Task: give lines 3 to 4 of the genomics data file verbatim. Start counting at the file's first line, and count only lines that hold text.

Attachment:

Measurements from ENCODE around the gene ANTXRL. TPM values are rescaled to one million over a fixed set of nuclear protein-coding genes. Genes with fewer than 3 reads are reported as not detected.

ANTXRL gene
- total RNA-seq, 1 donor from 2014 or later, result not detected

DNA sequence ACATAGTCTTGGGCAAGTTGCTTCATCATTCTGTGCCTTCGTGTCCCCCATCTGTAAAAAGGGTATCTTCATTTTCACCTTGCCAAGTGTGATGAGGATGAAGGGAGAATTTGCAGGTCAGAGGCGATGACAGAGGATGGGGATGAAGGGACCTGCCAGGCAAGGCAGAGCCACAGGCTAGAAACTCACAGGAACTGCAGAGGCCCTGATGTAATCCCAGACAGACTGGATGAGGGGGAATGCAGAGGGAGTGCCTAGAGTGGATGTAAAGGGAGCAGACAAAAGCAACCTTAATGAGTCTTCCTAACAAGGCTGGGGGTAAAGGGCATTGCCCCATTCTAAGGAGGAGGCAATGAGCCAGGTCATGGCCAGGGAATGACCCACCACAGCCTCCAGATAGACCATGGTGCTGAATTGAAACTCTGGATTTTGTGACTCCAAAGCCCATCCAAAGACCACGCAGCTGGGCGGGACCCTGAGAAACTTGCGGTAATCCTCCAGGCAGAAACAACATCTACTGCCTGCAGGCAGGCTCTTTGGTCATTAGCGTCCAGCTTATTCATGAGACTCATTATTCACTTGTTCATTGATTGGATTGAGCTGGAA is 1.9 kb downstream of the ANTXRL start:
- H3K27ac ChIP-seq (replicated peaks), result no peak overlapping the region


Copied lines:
- total RNA-seq, 1 donor from 2014 or later, result not detected

DNA sequence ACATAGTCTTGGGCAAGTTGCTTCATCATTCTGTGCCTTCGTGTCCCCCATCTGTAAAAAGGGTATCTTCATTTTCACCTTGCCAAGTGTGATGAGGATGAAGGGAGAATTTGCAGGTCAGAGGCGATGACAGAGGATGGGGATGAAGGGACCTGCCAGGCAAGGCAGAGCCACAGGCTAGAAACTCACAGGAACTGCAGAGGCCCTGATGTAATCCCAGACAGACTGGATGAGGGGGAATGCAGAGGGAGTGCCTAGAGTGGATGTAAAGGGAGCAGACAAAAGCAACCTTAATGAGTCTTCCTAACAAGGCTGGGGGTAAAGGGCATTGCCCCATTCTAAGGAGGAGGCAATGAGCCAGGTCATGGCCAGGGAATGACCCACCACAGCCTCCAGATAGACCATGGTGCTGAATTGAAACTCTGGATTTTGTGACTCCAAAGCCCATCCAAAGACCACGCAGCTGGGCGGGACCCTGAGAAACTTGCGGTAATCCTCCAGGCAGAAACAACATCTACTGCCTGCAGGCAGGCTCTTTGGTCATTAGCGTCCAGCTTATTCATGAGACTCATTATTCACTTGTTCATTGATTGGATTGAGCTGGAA is 1.9 kb downstream of the ANTXRL start: